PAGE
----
The whisky chaser, a pint of beer followed by a dram of the water of life, used to be the sole reserve of old men propping up the end of the bar. These days it’s more likely to be cool, clued up young guns pairing the old friends together.
Greg Sanderson, co-owner of one of Melbourne’s best cocktail bars, Eau de Vie, has always seen the wisdom in their union. While the shelves of that particular excellent joint sag under the weight of around 400 malt whiskies, the main focus has always been their extensive and experimental cocktail list. “I’m a cocktail bar tender, but when I finish work, I drink beer and whiskey,” Sanderson says.
A boilermaker is the art of drinking the whisky and beer simultaneously. For the last eight months or so, Eau de Vie has been running a boilermaker tasting menu that suggests craft beer that perfectly complements their top-notch whiskies. Boilermaker House will roll with that idea, stocking 700-plus bottles of malt whisky sourced from all over the globe. There will also be 12 revolving beer taps with around another 70 boutique bottles in fridge.
Sanderson worked for a whisky company for eight years before opening Eau de Vie, so there’s not much he doesn’t know about the subject. “My job was pretty much flying around Australia training people on whiskey,” he says. “I’m a huge fan.”
Boilermaker House, open until 3am seven days a week, will accommodate 200 drinkers, with separate bar and dining areas, streetside seats and even a dedicated meat and cheese bar (hello!). A custom-made fridge bolted to the wall will display around 25 each of cured meats and flavoursome cheeses, sold by the weight. They will be served right through to closing time, with booth seats opposite perfect to settle in for the night.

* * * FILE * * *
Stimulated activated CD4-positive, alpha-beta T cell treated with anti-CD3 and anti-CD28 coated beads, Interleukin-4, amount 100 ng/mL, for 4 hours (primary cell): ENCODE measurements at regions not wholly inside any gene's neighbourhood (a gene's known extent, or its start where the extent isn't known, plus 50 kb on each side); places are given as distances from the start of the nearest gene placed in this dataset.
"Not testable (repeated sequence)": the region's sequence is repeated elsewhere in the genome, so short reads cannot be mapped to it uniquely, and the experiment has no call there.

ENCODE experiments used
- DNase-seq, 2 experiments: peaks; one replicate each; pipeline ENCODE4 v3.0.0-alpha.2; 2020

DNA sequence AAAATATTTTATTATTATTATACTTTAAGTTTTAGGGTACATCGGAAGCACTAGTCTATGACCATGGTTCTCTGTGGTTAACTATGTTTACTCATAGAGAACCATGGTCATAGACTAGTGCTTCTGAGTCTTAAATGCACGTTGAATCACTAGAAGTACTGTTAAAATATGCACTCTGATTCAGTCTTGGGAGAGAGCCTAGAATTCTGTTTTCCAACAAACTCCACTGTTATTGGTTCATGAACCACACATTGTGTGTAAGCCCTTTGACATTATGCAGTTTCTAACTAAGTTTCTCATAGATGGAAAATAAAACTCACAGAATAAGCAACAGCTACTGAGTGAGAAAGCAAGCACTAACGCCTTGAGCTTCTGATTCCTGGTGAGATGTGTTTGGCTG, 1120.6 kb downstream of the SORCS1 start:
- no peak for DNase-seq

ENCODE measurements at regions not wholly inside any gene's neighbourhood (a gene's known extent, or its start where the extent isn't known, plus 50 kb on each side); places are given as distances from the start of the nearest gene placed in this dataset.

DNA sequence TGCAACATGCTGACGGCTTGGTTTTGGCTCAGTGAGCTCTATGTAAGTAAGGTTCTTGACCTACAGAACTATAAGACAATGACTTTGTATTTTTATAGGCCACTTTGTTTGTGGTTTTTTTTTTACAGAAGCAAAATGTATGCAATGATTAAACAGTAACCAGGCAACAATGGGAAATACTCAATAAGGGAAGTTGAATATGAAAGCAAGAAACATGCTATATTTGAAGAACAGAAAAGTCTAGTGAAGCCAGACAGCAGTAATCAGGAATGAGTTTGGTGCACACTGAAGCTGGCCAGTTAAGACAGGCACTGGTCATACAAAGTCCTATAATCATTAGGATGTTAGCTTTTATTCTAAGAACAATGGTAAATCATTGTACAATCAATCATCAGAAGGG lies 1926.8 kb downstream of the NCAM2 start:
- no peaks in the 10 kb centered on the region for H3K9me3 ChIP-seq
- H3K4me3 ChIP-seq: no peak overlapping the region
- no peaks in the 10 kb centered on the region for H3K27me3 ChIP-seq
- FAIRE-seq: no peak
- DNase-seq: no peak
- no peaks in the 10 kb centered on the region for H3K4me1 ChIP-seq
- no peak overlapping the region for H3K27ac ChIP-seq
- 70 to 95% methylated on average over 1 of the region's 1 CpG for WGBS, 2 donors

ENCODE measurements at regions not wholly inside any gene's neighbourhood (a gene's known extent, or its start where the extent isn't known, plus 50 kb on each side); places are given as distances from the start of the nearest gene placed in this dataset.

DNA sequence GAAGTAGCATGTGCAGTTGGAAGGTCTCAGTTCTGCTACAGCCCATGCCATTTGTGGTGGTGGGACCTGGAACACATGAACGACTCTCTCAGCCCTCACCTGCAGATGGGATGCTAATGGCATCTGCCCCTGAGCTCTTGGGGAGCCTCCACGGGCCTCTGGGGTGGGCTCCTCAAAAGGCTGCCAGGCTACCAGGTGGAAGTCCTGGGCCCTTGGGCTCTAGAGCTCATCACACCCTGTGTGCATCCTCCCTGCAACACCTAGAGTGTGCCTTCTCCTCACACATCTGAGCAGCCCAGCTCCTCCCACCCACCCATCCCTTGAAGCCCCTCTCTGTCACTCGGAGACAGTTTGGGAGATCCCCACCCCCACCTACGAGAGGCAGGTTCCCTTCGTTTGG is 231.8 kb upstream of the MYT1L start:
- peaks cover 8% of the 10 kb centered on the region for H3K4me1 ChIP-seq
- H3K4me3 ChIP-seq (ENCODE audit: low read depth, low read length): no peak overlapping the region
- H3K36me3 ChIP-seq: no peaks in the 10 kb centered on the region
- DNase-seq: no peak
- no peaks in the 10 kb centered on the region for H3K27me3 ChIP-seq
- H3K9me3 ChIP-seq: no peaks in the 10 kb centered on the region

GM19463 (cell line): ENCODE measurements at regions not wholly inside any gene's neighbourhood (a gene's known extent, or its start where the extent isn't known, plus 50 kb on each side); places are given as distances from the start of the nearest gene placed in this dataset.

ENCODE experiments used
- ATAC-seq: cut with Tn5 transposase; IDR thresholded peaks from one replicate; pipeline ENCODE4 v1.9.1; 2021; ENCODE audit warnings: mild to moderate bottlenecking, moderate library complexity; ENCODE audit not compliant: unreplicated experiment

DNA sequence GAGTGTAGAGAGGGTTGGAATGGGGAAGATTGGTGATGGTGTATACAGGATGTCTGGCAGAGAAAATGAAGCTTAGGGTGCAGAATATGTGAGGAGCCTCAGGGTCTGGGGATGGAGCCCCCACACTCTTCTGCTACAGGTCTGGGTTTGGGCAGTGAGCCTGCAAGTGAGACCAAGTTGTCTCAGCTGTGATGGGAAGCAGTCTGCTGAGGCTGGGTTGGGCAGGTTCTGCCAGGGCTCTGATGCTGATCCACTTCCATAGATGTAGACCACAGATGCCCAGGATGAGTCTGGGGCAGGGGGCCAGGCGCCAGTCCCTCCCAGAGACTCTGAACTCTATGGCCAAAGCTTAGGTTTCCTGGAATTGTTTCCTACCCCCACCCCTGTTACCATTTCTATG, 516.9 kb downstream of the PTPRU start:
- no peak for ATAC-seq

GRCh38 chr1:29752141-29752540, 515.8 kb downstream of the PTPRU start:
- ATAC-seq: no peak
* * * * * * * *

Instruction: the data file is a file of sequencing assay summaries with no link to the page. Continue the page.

Lunches Thursday through Sunday will include gourmet sandwiches and a ploughman’s platter. Hearty dinners will focus on meat feasts, like steaks, ribs, lamb shanks and a venison and blue cheese burger. There will be a veggie option and seafood choices, too.
The 8.5 metre long main bar plays host to the beer taps and is looked over by a raised private dining area reserved for special occasions. There’s also a great big communal table suspended from the ceiling.
Beer-wise, Sanderson loves two Australian breweries in particular—WA’s Feral Brewing Company and Victoria’s Boatrocker Brewery. In true boilermaker fashion, Boatrocker produce beers that have been aged in old whisky casks. “Feral have a couple of sour beers, which are really cool and interesting, and their Hop Hog IPA is hands down my single favourite beer,” he says.
The whisky menu at Boilermaker House will be divvied up by flavour profiles, rather than the traditional regional approach, reflecting the increasing diversity of distilleries’ offerings in the last decade.
“Ten years ago, you could say quite confidently if you liked fruit-driven whiskies, choose something from Speyside; if you like smoked whiskeys, go for something from Isla; if you like salty, go for Campbelltown or the coastal highlands,” Sanderson says. “Now you’ve got smoky whiskies coming out of Speyside and salty from Isla. It’s totally mashed up.”
Punters at the new Melbourne bar will therefore see Scottish whiskies sit side-by-side with Australian or Japanese malts when they leaf through the list. Sanderson’s particularly excited by some of the independent producers, but if he was stranded on a desert island and could only take one bottle with him, he has absolutely no hesitations over which it would be. “Lagavulin 16-year-old Scotch,” he says. “I love that whisky.”
Image Credit: Simon Shiff for The Urban List